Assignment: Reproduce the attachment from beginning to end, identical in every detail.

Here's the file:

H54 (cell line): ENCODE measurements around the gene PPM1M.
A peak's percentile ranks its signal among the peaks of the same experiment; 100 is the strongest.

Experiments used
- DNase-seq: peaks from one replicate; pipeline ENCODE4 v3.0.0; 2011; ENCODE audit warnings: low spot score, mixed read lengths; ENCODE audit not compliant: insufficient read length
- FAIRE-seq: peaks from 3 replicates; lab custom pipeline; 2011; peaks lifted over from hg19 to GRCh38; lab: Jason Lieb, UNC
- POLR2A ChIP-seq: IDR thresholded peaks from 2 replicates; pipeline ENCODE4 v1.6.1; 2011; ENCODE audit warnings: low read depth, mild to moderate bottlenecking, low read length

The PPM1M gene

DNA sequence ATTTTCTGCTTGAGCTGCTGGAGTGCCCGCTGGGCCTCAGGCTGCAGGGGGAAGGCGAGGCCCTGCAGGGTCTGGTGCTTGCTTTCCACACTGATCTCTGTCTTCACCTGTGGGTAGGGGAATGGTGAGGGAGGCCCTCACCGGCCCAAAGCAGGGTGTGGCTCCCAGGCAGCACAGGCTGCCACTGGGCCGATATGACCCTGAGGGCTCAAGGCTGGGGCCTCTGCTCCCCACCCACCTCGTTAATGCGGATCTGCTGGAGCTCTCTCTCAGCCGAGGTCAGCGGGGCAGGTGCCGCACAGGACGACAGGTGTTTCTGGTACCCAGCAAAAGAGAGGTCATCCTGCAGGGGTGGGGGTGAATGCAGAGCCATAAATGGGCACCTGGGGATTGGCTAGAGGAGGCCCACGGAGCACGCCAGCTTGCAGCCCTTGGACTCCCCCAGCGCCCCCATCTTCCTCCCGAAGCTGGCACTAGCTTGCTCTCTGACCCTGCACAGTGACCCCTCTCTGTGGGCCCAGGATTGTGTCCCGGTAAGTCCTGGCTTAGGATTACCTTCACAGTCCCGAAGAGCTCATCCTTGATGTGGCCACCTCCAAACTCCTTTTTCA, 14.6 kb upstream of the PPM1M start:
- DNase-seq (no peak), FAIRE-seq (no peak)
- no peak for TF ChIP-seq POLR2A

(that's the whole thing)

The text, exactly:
H54 (cell line): ENCODE measurements around the gene PPM1M.
A peak's percentile ranks its signal among the peaks of the same experiment; 100 is the strongest.

Experiments used
- DNase-seq: peaks from one replicate; pipeline ENCODE4 v3.0.0; 2011; ENCODE audit warnings: low spot score, mixed read lengths; ENCODE audit not compliant: insufficient read length
- FAIRE-seq: peaks from 3 replicates; lab custom pipeline; 2011; peaks lifted over from hg19 to GRCh38; lab: Jason Lieb, UNC
- POLR2A ChIP-seq: IDR thresholded peaks from 2 replicates; pipeline ENCODE4 v1.6.1; 2011; ENCODE audit warnings: low read depth, mild to moderate bottlenecking, low read length

The PPM1M gene

DNA sequence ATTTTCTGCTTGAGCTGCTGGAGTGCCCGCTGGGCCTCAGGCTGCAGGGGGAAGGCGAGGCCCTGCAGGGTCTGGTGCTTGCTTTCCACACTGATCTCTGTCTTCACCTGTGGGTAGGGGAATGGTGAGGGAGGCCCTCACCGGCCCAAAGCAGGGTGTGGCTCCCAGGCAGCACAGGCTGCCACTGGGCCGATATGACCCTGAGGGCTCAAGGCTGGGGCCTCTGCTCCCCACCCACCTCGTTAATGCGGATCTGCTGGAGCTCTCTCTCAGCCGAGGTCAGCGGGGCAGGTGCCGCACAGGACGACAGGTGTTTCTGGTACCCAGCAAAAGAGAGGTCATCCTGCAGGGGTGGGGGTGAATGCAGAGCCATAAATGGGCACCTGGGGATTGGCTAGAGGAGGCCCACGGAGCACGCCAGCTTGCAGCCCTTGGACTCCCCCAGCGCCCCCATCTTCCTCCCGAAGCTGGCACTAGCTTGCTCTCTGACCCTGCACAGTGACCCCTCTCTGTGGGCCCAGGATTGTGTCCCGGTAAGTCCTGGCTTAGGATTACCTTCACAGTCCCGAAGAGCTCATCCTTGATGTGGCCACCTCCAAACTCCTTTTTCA, 14.6 kb upstream of the PPM1M start:
- DNase-seq (no peak), FAIRE-seq (no peak)
- no peak for TF ChIP-seq POLR2A